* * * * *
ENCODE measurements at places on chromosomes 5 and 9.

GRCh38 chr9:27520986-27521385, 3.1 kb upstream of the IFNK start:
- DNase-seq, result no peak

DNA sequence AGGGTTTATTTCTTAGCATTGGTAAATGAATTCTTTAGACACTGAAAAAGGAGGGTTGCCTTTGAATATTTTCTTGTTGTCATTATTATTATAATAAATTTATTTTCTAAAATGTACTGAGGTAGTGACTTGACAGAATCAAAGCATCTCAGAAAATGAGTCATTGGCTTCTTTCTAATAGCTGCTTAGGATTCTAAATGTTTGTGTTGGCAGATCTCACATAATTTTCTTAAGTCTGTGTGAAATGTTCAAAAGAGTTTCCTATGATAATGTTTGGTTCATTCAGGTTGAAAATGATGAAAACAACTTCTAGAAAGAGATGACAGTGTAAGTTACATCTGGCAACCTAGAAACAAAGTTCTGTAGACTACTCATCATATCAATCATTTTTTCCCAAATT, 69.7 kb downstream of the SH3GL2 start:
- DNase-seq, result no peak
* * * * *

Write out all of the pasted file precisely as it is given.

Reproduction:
ENCODE measurements at places on chromosomes 5 and 9.

GRCh38 chr9:27520986-27521385, 3.1 kb upstream of the IFNK start:
- DNase-seq, result no peak

DNA sequence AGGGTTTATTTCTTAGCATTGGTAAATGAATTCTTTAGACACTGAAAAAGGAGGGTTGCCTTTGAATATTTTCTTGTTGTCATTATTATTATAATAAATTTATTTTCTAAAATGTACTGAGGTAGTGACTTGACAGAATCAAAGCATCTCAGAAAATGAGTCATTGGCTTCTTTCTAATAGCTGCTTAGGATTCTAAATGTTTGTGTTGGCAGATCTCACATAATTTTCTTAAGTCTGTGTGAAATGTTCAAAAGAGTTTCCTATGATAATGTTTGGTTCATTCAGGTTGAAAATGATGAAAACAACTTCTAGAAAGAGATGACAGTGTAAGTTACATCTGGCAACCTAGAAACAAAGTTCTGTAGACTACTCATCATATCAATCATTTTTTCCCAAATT, 69.7 kb downstream of the SH3GL2 start:
- DNase-seq, result no peak